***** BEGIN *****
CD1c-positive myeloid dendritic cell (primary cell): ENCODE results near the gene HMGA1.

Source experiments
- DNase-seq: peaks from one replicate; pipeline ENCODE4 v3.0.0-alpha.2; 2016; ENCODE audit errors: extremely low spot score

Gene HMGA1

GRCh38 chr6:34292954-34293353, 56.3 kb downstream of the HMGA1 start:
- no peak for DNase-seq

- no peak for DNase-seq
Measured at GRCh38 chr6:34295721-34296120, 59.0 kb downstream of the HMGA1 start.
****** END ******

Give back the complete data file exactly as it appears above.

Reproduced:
CD1c-positive myeloid dendritic cell (primary cell): ENCODE results near the gene HMGA1.

Source experiments
- DNase-seq: peaks from one replicate; pipeline ENCODE4 v3.0.0-alpha.2; 2016; ENCODE audit errors: extremely low spot score

Gene HMGA1

GRCh38 chr6:34292954-34293353, 56.3 kb downstream of the HMGA1 start:
- no peak for DNase-seq

- no peak for DNase-seq
Measured at GRCh38 chr6:34295721-34296120, 59.0 kb downstream of the HMGA1 start.